Keeping a watchful eye on newly settled corals at submillimetre scale on the Great Barrier Reef is now much easier, with Southern Cross University and CSIRO successfully using underwater macrophotogrammetry for the first time.
In a paper published today in the journal Methods in Ecology and Evolution, a team of scientists from Southern Cross University and CSIRO demonstrates how advanced imaging techniques can offer new opportunities to monitor and study the recruitment of corals, and other sessile (attached) organisms, at an astonishingly fine scale directly on the reef.
This new method is particularly useful to monitor the recruitment success of newly settled corals following coral larval restoration interventions: when microscopic larvae raised in floating coral nursery pools are released en masse on reefs damaged by the impacts of climate change to kickstart their recovery.
“Coral recruitment occurs at a scale invisible to the human eye (less than 1mm) and, up until now, required the use of artificial plates attached to the reef to later be examined under microscopes to quantify newly settled corals,” said Dr Marine Gouezo, the lead author and Post-Doctoral Researcher at Southern Cross University.
“With this new method, observations of the recruitment of organisms 0.5 millimetre in size, such as two-month-old corals, can be documented and tracked through time in their natural habitat: the reef.”
The study demonstrates the application of underwater macrophotogrammetry: a combination of macrophotography (the art of taking close-up photographs at very high resolution to see tiny organisms typically smaller than 1-mm in size) and photogrammetry (a technique that ‘stitches’ these photos together to re-create three-dimensional (3D) models of small portions of the reef).
Unlike traditional methods for observations in the field that rely on artificial devices (like tiles), this innovative approach allows scientists to directly monitor larval settlement and recruitment on a reef, making it valuable for assessing the success of coral larval restoration interventions.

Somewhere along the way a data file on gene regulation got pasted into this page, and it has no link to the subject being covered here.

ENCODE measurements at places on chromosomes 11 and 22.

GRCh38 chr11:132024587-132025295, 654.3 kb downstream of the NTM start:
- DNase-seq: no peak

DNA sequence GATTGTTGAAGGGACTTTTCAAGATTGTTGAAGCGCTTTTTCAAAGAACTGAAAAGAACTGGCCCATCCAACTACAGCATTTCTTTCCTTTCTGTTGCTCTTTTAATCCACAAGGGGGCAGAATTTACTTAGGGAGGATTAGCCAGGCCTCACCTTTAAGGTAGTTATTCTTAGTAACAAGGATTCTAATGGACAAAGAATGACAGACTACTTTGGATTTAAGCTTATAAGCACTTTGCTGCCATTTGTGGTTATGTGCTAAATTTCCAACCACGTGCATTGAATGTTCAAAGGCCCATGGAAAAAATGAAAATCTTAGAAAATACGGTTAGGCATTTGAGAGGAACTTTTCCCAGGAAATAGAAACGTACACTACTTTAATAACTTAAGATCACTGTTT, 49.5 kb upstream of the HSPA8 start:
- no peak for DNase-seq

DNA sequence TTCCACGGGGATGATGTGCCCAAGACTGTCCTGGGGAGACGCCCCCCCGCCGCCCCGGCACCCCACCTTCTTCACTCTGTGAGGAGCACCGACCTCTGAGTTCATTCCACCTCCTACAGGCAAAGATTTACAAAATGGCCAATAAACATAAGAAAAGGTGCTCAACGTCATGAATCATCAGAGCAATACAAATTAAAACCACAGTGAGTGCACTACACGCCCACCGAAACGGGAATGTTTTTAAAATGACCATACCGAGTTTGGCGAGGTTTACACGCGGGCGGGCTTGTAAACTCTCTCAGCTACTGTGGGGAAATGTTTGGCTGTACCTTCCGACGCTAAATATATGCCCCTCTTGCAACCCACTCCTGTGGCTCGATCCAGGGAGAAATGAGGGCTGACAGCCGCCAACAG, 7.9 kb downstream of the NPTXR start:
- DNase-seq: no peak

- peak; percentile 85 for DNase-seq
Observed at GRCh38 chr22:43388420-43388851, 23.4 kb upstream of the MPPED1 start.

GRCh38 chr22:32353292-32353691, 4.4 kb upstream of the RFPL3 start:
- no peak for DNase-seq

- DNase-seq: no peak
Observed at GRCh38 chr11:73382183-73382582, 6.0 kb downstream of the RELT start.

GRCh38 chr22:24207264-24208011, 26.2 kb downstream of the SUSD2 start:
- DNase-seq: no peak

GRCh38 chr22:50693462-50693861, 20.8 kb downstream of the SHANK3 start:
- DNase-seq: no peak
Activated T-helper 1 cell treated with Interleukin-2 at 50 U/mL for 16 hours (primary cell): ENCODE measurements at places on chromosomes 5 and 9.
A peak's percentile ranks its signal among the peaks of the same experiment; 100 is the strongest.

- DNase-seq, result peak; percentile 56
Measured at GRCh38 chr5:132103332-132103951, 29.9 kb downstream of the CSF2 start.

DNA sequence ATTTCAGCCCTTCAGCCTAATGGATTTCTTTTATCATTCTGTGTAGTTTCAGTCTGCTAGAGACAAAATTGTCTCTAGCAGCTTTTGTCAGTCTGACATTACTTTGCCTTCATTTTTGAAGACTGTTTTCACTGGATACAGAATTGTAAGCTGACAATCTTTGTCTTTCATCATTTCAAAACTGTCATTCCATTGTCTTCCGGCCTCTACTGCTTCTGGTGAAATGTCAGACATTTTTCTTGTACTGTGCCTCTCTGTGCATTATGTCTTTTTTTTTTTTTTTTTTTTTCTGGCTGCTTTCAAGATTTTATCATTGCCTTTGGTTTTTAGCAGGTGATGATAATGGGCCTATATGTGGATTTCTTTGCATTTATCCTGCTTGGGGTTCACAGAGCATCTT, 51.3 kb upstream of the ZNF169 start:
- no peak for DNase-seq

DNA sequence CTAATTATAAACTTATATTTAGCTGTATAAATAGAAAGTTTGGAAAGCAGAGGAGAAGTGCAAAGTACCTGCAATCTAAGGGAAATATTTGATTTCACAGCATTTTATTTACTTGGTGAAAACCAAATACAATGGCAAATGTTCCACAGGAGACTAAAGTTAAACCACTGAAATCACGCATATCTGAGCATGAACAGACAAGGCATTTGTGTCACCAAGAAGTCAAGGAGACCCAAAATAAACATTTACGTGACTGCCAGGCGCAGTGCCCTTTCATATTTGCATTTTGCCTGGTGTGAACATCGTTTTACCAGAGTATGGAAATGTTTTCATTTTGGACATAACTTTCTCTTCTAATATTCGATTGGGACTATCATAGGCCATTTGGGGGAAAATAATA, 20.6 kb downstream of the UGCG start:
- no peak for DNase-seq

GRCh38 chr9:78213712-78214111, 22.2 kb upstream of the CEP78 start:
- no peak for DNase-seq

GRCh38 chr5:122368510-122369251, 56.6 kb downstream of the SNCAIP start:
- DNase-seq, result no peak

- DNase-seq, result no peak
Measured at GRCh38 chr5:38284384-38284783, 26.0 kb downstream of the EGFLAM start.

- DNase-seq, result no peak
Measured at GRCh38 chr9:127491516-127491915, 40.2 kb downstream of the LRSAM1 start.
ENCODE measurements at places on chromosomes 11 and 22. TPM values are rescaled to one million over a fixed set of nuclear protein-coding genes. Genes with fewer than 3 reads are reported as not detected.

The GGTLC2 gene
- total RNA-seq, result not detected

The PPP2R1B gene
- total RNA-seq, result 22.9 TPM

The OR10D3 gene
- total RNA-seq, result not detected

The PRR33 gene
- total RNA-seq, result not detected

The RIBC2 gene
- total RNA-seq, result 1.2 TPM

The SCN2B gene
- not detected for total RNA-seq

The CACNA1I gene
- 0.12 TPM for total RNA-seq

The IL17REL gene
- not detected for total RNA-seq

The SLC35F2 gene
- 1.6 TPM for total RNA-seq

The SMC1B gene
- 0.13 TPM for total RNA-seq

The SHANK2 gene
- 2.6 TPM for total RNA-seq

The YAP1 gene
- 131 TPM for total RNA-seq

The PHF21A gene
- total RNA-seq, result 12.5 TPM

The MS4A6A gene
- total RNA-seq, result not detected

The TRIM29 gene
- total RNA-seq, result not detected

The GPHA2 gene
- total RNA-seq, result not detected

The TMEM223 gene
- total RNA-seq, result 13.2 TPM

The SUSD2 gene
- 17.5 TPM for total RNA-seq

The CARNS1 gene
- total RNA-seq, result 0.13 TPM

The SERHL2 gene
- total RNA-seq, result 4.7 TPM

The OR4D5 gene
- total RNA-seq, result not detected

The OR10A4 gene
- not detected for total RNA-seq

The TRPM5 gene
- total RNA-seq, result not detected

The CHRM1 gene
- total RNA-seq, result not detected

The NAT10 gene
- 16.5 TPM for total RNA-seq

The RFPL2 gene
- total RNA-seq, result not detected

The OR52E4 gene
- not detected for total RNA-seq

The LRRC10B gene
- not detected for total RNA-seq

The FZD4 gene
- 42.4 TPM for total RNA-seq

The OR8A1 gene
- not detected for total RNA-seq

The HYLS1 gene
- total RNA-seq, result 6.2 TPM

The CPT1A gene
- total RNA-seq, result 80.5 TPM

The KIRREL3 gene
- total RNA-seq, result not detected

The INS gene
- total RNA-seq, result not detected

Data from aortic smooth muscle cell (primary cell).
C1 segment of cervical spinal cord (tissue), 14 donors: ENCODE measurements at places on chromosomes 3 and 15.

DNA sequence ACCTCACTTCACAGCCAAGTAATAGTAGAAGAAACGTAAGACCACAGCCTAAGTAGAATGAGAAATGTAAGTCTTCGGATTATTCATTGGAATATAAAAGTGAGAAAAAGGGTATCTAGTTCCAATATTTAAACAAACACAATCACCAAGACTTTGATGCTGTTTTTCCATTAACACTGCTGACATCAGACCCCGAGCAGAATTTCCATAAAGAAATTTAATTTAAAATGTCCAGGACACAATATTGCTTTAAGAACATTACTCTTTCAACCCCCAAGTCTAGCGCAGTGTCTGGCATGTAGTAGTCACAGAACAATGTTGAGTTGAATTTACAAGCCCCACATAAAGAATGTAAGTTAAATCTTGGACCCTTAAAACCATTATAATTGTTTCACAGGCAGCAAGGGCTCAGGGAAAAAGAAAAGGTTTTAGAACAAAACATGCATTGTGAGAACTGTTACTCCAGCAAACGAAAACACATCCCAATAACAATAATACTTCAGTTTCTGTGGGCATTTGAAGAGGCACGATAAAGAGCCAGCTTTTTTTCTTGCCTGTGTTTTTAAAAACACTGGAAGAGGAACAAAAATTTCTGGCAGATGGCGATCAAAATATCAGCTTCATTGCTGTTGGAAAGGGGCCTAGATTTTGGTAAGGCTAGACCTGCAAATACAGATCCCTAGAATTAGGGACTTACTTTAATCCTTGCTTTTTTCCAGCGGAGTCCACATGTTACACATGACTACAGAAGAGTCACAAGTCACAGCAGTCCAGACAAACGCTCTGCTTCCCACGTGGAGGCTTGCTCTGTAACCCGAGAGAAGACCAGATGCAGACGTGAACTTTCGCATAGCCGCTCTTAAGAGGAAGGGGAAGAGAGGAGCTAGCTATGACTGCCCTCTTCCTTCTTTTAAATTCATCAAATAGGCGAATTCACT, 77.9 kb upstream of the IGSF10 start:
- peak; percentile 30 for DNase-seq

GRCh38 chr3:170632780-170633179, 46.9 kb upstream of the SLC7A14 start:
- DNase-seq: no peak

“While reef scale photogrammetry is commonly used in ecological surveys underwater, especially during monitoring programs to document changes through time, such as coral cover, it lacks the resolution to spot baby corals. This macrophotogrammetry technique can complement reef scale photogrammetry by magnifying small portions of the reefs to monitor the reef at submillimetre scale, which is the scale at which recruitment occurs for corals,” Dr Gouezo said.
For large scale projects like Coral Larval Restoration on the Great Barrier Reef, the macrophotogrammetry technique is cost-effective and avoids the need for equipment installation on the reef or access to laboratory microscopes. It provides a permanent three-dimensional (3D) record of small reef areas, characterising reef associated organisms in their natural environment.
Advancements in modern photography combined with the capacity for cameras to operate underwater, along with software for 3D model reconstruction, have revolutionised coral reef research. Digitising this monitoring step opens doors to opportunities for automated processing and machine learning techniques.
“The macrophotogrammetry method provides researchers with a monitoring approach to understand the hidden dynamics of marine life at unprecedented detail. I am excited about its potential to drive marine ecological research and restoration efforts forward,” said Dr Gouezo.
Dr Gouezo is a senior member of Southern Cross University’s Coral Larval Restoration team led by Distinguished Professor Peter Harrison who is also a co-author.
Co-author Dr Christopher Doropoulos is a Senior Research Scientist at CSIRO Environment.
“This macrophotogrammetry technique enables us to examine the earliest stages of coral recruitment in field settings on the reef for the first time, rather than using proxies such as settlement tiles,” said Dr Doropoulos.
“It will deepen our ecological understandings of what limits and what promotes successful larval settlement and early survival for optimising the application and scale of on reef larval-based coral restoration operations.”
This research was funded by the Moving Corals subprogram of the Reef Restoration and Adaptation Program (RRAP).
“Photogrammetry methods like these, are being developed across the RRAP and help us to close critical knowledge gaps in reef recovery,” said RRAP Executive Director Cedric Robillot of the Great Barrier Reef Foundation.
“It’s an important step on the journey to develop and test novel scientific solutions and make those available to managers to help the Great Barrier Reef and other coral reefs survive the effects of climate change in the decades ahead.”
Underwater macrophotogrammetry to monitor in situ benthic communities at submillimetre scale
Methods in Ecology and Evolution
This research was funded by the Moving Corals Subprogram of the Reef Restoration and Adaptation Program (RRAP). RRAP is funded by the partnership between the Australian Government’s Reef Trust and the Great Barrier Reef Foundation.